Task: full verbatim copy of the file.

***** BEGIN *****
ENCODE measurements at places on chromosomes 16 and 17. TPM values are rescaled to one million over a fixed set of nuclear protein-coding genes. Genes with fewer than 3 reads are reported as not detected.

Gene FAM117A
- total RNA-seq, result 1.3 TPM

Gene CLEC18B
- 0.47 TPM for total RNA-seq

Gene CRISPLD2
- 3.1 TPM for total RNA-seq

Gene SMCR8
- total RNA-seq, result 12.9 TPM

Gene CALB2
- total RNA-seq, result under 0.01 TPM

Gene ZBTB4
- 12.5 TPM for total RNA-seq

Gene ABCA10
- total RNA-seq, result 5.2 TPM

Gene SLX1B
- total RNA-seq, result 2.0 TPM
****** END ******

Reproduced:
ENCODE measurements at places on chromosomes 16 and 17. TPM values are rescaled to one million over a fixed set of nuclear protein-coding genes. Genes with fewer than 3 reads are reported as not detected.

Gene FAM117A
- total RNA-seq, result 1.3 TPM

Gene CLEC18B
- 0.47 TPM for total RNA-seq

Gene CRISPLD2
- 3.1 TPM for total RNA-seq

Gene SMCR8
- total RNA-seq, result 12.9 TPM

Gene CALB2
- total RNA-seq, result under 0.01 TPM

Gene ZBTB4
- 12.5 TPM for total RNA-seq

Gene ABCA10
- total RNA-seq, result 5.2 TPM

Gene SLX1B
- total RNA-seq, result 2.0 TPM